The Ins and Outs of Flying with Cannabis
Catching a plane on your next vacation? Know what to expect the if you’re flying with cannabis with this quick guide on marijuana airport rules in the United States.
With the rapid growth of marijuana legalization across the United States, cannabis tourism is on the rise. Ten states, along with District of Columbia, passed laws to legalize recreational marijuana along with a slew of states with legalized medicinal cannabis in 2018. However cannabis is still illegal under federal law, which makes traveling tricky since all airports are under federal jurisdiction once you get past security. This includes cannabis-infused products, like marijuana based CBD oil. Here’s what you should keep in mind the next time you’re thinking about flying with cannabis.
Cannabis Airport Rules in the United States
Flying between states with varying marijuana laws? Bottom line is, flying with cannabis is illegal no matter where you are in the US. That said, TSA officers aren’t looking for cannabis at security checkpoints. The number one priority of the Transportation Security Administration is safety, meaning they are on the look out for threats such as weapons or explosives. It’s common for TSA officers to stumble upon a marijuana stash during routine security screening. From here, the protocol is to call on local airport police no matter which airport you’re in. As long as you are legally compliant with the local law, you aren’t committing a crime.
Cannabis Airport Rules in California
In California for example, you must be 21 or older and may only carry 28.5 grams of marijuana or 8 grams of concentrated marijuana for personal consumption. See LAX marijuana policy. However, you’ll still have to dispose of your bud before proceeding through security. Local law enforcement will provide you with a number of options, such as leaving it with a friend or putting it in your car. Consequences of not complying with law enforcement varies on the state you’re in.
Can I Fly with Medical Marijuana?
There are other factors to consider, such as having a medical marijuana recommendation card or state-issued medicinal marijuana card. Even if you’re traveling within a state in which medical marijuana is legalized, you are still going through federally-ruled airports, which is what makes it illegal. This remains the same for crossing state lines, even between two legalized states.
Despite TSA’s strict protocols on paper, a grey area still remains. Several TSA spokespeople have said that if local law enforcement deems the amount of marijuana and all other terms legal, it’s “unlikely” the TSA officer would actually stop you from bringing your bud aboard the plane. TSA follows federal law, but doesn’t have the authority to enforce it, so the final decision lies with local police.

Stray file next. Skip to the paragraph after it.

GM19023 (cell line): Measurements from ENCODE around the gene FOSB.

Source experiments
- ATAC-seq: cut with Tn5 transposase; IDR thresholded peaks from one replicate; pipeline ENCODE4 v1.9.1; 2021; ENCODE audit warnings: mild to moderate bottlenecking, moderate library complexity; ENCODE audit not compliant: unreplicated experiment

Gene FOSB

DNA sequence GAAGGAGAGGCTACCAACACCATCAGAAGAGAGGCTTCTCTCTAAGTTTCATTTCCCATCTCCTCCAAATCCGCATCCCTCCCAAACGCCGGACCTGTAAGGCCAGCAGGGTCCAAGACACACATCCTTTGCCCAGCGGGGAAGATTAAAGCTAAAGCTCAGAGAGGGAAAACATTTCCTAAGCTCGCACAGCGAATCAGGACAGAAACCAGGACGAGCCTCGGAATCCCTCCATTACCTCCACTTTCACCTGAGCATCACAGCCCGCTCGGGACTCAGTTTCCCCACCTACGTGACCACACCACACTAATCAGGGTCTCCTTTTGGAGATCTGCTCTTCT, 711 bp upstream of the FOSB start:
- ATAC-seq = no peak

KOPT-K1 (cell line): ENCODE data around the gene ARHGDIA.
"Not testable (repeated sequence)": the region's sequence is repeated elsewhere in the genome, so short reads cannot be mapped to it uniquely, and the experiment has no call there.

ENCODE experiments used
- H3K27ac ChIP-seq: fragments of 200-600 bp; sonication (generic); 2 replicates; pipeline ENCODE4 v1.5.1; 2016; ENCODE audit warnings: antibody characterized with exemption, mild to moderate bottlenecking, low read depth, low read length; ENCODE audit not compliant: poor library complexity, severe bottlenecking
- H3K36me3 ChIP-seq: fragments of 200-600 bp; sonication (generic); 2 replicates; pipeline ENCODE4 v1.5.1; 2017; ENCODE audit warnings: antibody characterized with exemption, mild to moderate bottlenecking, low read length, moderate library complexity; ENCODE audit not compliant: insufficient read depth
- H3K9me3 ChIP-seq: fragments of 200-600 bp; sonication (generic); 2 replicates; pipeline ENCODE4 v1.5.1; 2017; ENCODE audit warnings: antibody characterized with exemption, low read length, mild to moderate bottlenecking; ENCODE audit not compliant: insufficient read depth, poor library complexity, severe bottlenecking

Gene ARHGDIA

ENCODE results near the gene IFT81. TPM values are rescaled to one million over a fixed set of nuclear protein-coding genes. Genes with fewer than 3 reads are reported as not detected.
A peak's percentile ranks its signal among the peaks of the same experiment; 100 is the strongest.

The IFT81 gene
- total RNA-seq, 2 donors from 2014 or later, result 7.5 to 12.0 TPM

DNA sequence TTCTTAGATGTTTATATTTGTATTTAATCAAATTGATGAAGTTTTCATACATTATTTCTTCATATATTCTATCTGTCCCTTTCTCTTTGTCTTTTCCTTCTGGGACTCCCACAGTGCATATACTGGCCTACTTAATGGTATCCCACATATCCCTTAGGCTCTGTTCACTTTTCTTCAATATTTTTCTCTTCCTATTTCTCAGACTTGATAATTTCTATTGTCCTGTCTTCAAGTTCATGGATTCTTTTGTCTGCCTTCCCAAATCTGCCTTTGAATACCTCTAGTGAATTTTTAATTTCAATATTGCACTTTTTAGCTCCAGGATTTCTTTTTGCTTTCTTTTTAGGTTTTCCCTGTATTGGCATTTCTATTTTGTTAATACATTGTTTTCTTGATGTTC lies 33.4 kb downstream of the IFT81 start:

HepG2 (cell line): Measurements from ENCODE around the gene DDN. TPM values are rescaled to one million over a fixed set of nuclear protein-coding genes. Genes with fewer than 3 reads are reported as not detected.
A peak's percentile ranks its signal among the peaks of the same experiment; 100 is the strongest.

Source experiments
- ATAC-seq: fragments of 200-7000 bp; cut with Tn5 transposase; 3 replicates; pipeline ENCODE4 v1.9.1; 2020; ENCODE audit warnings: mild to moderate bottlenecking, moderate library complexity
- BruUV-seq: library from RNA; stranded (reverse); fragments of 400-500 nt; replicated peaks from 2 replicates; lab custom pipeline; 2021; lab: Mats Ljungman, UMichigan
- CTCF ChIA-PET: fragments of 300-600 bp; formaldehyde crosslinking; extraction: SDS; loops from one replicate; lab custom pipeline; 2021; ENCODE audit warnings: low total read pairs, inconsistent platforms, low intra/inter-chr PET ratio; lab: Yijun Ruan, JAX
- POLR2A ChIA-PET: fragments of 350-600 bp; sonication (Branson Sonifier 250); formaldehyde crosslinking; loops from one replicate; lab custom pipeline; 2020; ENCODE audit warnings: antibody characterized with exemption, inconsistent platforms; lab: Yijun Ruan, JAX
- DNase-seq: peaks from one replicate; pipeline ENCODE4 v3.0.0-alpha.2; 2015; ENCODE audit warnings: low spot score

Carefully Plan Your Cannabis Tourism
Cannabis tourists are encouraged to do their research on the law in their planned destination, but it isn’t taken into consideration when being handled by local police. It’s especially important to do your research before traveling internationally. Should you get past security screening with no problems, Japan for example has a zero-tolerance policy and could land you in jail for upwards of 5 years. As a recreational user, you can lower risks by never taking cannabis products with you and choosing destinations where you can purchase and consume cannabis legally during your vacation.
Bottom line is, flying with marijuana is illegal according to the federally-governed Transportation Security Administration. It has its risks and consequences, which vary by location. It’s entirely possible you could go about your travels with no repercussions, so it’s a matter of being prepared and weighing your tolerance for potential outcomes.
DISCLAIMER: Cannabiz Digital does not sell cannabis. This publication covers business topics surrounding legal cannabis in California and the United States. It does not provide legal or medical advice. Consult your physician, lawyer, and local laws regarding cannabis. We do our best to provide current information at the time of publishing with no guarantees to accuracy. We understand this industry changes quickly and welcome your feedback. [Send Feedback]